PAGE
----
COTA CONFIDENT OF PLANS IN PLACE: In Austin, John Maher notes the Circuit of the Americas yesterday was "getting some fresh paint," and signs for title sponsor Red Bull were going up as the track is "gearing up for its first MotoGP race this weekend." With many of the racing teams planning to arrive today, there "remained plenty of details for circuit officials to attend to in the next few days," but after the attacks in Boston, security measures were "an increased concern." COTA Senior VP/Operations & GM Mel Harder said, "We feel like we have a solid plan, but we’re constantly in touch with city, state and federal officials to update our plans and get information. We do have a system in place and if we need to make adjustments, we are certainly prepared to do that." An Austin Police Department spokesperson said that the department was "on heightened alert and taking additional precautions for all events this weekend, including MotoGP." COTA VP/Public & Media Relations Julie Loignon said that fans "attending practice and qualifying, as well as Sunday’s race, would be required to pass through security checkpoints, just as they did for the circuit’s inaugural Formula One race in November." COTA officials "expect a three-day crowd of 100,000 fans for MotoGP" (AUSTIN AMERICAN-STATESMAN, 4/17).
Renovations to the Oneida Nation Gate at Lambeau Field is underway and is “expected to open in time for the coming season," according to Richard Ryman of the GREEN BAY PRESS-GAZETTE. The gate will have “an expanded plaza extending into the east parking lot.” It is part of Lambeau Field’s Phase 2 renovation is a “$140.5 million project, paid for by the Packers without public money” that began in March and “is scheduled to be completed" in June '15. A tunnel under the plaza “will lead to a player parking area.” Permanent restrooms “will be under the plaza,” and the metal framework for the plaza/tunnel “can be seen at the construction site.” Phase 2 follows “on the heels of the addition of 7,000 seats in the stadium and other improvements costing $146 million, also privately funded.” That project is “scheduled for completion this summer.” Additional Phase 2 renovations include a “new entrance at parking lot level on the east side,” and new player facilities “in the lower level of the stadium.” The Packers Pro Shop “will move to the new ground level created by cutting away part of the north plaza.” Curly’s Pub and the Packers HOF will “close temporarily during some part of the project, probably in 2014, but the Pro Shop will remain open throughout” (GREEN BAY PRESS-GAZETTE, 4/17).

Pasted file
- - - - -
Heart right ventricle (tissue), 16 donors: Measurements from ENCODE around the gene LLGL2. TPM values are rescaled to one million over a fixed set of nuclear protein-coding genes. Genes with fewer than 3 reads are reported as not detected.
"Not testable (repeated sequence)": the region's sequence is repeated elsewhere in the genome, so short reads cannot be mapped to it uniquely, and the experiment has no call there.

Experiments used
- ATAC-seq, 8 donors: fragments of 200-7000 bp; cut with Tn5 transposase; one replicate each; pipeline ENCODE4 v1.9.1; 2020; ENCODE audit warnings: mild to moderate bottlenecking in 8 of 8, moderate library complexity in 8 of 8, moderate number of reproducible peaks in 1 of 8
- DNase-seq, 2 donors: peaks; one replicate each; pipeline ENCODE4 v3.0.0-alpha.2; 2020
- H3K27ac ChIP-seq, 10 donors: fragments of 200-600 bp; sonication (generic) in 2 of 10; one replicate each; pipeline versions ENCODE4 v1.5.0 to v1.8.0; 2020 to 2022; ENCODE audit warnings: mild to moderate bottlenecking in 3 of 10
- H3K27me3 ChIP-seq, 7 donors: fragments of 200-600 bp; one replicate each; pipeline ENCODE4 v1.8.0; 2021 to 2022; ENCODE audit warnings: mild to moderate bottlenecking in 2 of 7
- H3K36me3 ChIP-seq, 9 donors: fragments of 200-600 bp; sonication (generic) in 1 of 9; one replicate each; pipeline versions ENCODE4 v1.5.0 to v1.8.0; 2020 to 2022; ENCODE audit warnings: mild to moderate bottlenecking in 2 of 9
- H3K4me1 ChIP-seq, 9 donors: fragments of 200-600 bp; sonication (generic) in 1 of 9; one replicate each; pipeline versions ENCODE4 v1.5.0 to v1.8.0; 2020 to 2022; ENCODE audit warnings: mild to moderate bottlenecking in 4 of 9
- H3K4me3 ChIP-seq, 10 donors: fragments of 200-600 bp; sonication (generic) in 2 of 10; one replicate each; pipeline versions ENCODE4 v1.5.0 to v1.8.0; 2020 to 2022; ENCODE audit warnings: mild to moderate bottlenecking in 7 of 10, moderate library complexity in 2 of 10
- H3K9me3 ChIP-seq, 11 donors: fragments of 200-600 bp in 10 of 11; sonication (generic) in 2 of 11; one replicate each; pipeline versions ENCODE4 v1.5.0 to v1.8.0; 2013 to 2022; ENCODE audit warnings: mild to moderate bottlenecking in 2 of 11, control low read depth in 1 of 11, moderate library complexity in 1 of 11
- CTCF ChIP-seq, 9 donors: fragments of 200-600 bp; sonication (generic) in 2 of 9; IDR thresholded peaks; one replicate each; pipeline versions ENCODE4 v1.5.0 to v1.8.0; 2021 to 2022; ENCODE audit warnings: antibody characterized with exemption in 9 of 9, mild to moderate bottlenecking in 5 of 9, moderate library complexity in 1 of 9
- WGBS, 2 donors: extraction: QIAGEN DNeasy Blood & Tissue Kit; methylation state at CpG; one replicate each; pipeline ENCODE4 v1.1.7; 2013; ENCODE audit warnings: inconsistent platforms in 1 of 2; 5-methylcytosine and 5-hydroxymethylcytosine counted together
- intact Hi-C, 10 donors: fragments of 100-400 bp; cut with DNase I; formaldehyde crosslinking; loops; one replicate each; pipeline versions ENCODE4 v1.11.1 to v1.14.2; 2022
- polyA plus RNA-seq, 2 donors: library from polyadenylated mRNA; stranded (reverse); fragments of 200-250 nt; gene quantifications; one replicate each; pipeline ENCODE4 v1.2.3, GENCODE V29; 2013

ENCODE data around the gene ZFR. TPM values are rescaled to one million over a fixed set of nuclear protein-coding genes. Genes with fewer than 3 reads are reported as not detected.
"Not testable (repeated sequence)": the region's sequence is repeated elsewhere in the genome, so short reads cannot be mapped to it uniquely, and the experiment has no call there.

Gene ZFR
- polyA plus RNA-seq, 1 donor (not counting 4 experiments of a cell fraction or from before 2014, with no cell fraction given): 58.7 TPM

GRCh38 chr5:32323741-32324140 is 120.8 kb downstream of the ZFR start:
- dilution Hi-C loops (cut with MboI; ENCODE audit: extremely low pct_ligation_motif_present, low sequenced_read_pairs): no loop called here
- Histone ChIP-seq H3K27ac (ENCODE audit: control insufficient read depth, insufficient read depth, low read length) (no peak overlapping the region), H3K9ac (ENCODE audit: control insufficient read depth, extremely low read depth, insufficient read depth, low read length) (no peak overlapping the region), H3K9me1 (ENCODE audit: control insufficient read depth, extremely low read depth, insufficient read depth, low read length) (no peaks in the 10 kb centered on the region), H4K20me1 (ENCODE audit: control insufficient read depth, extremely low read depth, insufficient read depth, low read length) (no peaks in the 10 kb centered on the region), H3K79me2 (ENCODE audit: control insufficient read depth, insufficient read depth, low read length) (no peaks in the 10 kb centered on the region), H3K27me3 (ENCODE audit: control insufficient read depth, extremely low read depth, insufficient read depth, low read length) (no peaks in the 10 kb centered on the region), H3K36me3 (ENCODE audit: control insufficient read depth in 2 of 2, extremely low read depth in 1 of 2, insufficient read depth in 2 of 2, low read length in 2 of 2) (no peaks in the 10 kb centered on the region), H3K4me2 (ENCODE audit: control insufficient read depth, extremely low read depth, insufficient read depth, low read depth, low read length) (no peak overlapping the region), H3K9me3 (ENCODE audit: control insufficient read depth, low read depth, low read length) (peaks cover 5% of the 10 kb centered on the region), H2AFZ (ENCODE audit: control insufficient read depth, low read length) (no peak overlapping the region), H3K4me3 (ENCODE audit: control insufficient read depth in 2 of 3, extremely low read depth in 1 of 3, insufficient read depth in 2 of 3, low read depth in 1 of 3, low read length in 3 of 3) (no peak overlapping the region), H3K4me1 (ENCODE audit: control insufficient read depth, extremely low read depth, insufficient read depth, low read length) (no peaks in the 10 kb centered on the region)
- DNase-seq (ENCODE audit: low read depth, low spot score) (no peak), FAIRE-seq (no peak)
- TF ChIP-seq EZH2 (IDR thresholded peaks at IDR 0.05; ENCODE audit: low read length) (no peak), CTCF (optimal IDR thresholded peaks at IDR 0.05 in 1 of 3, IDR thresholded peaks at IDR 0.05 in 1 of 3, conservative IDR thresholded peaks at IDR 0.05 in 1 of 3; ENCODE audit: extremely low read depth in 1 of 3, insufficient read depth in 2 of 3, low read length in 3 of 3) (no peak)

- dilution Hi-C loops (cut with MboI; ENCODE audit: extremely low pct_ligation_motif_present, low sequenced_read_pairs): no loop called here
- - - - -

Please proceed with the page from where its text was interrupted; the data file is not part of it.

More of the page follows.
In Ft. Worth, Stefan Stevenson notes TCU today announced a $45M renovation of Daniel-Meyer Coliseum, after the school's trustees "recently approved the plans." Like the Amon G. Carter Stadium renovations, the project "won't begin until the funds have been raised." TCU AD Chris Del Conte said that it "would likely begin at the conclusion of next season." Architecture firm HKS said that the "court will be lowered several feet to accommodate additional rows of seating." Other highlights include a TCU athletics HOF on the main concourse (FT. WORTH STAR-TELEGRAM, 4/17).
EXERCISE FOR THE DEMONS: In Chicago, Cancino & Bergen report DePaul Univ. "appears to be weighing a site west of Lincoln Park for a Blue Demons men's basketball arena, signaling that a site near McCormick Place is not necessarily its slam-dunk pick." A. Finkl & Sons Co. Chair & CEO Bruce Liimatainen yesterday said that DePaul has been "in contact with his company in the last two weeks about the possibility of building an arena on 22 acres the steelmaker is vacating as it moves production to the city's South Side." He added that city officials "have been involved in the talks as well" (CHICAGO TRIBUNE, 4/17).
HUSKY FIT: In Hartford, Dom Amore reported the "official groundbreaking ceremony" was held yesterday for the UConn Basketball Development Center. The facility will "cost roughly" $35M and be ready by May '14. It will provide a "permanent home for the men's and women's teams." Each team will be able to "practice when it wants, on wider courts that will allow for drills on the side while other players are on the court." There will be areas for "meeting, film study, study halls and team meals" and "locker rooms for alumni" (HARTFORD COURANT, 4/17).
MISSOURI COMPROMISE: YAHOO SPORTS' Frank Schwab noted the college football game between Southeast Missouri State Univ. and Southern Illinois Univ.-Carbondale at Busch Stadium "will be a fun game with a lot of local alumni from both sides invested in the rivalry, but it's also fair to wonder if this is a bit of a test drive for bigger football events in the stadium." It "sure sounds like this isn't a one-time thing." But the "problem is there are no obvious FBS games to play there." Missouri and Illinois "haven't played since 2010." Missouri and Kansas "aren't in the same conference anymore, and playing at St. Louis might not make much sense for them even if they did." However, a bowl game "might be a possibility down the road" (SPORTS.YAHOO.com, 4/16).